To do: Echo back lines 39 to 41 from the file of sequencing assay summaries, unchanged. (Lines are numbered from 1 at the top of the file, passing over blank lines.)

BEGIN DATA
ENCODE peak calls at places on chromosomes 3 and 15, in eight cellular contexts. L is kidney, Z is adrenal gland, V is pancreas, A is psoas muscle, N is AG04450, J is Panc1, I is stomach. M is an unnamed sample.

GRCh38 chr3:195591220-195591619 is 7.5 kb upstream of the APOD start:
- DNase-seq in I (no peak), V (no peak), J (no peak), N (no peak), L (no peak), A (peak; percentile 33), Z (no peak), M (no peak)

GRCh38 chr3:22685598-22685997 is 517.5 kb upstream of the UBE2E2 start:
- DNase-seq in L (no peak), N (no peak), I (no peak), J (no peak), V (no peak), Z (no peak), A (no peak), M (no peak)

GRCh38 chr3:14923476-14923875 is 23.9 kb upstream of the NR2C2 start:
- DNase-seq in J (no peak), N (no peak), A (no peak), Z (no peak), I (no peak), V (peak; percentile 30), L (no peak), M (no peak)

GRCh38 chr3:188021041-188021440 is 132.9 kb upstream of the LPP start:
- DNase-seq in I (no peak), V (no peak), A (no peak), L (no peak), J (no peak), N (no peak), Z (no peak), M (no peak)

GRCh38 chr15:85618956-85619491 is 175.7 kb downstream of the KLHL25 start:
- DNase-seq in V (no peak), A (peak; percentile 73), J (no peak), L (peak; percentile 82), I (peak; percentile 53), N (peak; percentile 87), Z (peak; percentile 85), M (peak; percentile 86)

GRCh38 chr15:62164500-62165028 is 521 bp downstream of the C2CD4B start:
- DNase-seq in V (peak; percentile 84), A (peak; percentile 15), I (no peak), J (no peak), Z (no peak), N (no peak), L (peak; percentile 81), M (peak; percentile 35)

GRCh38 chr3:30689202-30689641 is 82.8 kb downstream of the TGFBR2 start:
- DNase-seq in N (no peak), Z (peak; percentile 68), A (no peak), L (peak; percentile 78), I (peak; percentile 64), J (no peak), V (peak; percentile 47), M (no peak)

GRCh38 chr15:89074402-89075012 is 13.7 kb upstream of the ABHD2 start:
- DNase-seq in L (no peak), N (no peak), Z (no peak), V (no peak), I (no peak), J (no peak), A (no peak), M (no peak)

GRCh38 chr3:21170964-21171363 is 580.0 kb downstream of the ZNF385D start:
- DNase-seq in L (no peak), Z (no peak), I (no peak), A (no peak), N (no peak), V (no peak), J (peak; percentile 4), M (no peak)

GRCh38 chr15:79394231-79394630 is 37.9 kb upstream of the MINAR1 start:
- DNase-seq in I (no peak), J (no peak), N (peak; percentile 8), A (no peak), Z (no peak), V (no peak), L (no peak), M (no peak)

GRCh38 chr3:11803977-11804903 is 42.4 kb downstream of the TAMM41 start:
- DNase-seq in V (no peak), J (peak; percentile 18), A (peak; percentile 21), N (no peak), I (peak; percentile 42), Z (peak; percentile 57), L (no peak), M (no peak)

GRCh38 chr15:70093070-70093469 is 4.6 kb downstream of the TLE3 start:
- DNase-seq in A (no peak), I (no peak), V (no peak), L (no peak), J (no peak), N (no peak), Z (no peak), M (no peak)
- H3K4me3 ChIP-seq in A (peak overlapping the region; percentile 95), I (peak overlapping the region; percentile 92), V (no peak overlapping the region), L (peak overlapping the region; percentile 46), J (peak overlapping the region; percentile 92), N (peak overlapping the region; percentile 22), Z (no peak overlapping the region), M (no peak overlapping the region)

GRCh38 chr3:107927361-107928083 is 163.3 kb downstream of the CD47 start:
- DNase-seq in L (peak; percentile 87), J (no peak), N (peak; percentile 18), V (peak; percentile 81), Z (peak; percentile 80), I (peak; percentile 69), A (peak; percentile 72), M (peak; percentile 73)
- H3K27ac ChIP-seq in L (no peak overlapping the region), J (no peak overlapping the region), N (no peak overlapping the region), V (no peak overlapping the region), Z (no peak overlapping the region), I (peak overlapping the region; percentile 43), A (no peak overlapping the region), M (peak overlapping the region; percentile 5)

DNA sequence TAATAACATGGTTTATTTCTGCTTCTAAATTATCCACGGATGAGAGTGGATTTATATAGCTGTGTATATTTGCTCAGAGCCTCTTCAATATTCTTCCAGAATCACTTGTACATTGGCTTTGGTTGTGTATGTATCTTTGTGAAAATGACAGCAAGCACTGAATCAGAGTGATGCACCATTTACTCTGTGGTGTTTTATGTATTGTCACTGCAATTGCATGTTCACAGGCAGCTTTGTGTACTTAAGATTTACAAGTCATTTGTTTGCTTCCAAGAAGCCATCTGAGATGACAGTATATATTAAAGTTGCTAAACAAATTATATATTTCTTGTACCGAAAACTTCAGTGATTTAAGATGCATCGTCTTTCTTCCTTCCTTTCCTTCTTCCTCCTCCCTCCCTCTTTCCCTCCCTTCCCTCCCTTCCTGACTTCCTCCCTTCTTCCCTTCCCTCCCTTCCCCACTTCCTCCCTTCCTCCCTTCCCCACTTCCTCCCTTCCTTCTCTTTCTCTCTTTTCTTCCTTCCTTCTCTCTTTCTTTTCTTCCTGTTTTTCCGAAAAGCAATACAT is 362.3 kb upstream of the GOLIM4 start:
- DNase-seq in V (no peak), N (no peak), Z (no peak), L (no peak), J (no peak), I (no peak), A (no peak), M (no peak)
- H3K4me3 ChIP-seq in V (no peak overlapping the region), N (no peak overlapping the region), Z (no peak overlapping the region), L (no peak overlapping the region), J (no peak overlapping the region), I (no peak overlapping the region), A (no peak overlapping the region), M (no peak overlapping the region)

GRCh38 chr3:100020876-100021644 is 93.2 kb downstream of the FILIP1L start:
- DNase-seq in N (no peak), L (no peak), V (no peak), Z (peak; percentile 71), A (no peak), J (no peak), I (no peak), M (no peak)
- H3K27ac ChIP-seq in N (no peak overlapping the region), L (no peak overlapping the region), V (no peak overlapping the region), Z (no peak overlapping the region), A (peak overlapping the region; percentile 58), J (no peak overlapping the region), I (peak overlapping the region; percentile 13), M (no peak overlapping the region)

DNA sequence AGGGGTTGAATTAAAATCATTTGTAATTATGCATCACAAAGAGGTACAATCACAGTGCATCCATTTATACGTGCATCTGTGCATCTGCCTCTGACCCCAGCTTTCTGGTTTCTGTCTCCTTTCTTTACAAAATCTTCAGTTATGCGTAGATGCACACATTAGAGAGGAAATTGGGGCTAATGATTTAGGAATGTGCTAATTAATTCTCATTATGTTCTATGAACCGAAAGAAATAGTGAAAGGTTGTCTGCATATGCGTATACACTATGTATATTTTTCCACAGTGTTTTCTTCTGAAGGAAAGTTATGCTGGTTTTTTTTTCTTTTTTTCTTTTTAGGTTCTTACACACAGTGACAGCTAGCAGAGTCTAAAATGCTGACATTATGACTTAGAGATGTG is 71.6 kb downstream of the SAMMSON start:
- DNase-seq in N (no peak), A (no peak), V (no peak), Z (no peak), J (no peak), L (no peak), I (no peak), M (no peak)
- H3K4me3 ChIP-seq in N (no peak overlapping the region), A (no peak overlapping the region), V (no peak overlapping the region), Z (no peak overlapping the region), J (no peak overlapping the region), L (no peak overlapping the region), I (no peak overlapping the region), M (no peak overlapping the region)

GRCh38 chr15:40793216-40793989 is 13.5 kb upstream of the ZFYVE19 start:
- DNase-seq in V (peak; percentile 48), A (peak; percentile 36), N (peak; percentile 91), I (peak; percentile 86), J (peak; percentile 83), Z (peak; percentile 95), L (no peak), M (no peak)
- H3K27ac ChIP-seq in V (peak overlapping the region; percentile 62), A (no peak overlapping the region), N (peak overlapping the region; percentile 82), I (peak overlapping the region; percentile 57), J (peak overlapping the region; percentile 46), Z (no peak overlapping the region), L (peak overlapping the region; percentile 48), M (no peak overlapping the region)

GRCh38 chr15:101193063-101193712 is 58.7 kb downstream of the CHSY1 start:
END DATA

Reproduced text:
GRCh38 chr15:40793216-40793989 is 13.5 kb upstream of the ZFYVE19 start:
- DNase-seq in V (peak; percentile 48), A (peak; percentile 36), N (peak; percentile 91), I (peak; percentile 86), J (peak; percentile 83), Z (peak; percentile 95), L (no peak), M (no peak)
- H3K27ac ChIP-seq in V (peak overlapping the region; percentile 62), A (no peak overlapping the region), N (peak overlapping the region; percentile 82), I (peak overlapping the region; percentile 57), J (peak overlapping the region; percentile 46), Z (no peak overlapping the region), L (peak overlapping the region; percentile 48), M (no peak overlapping the region)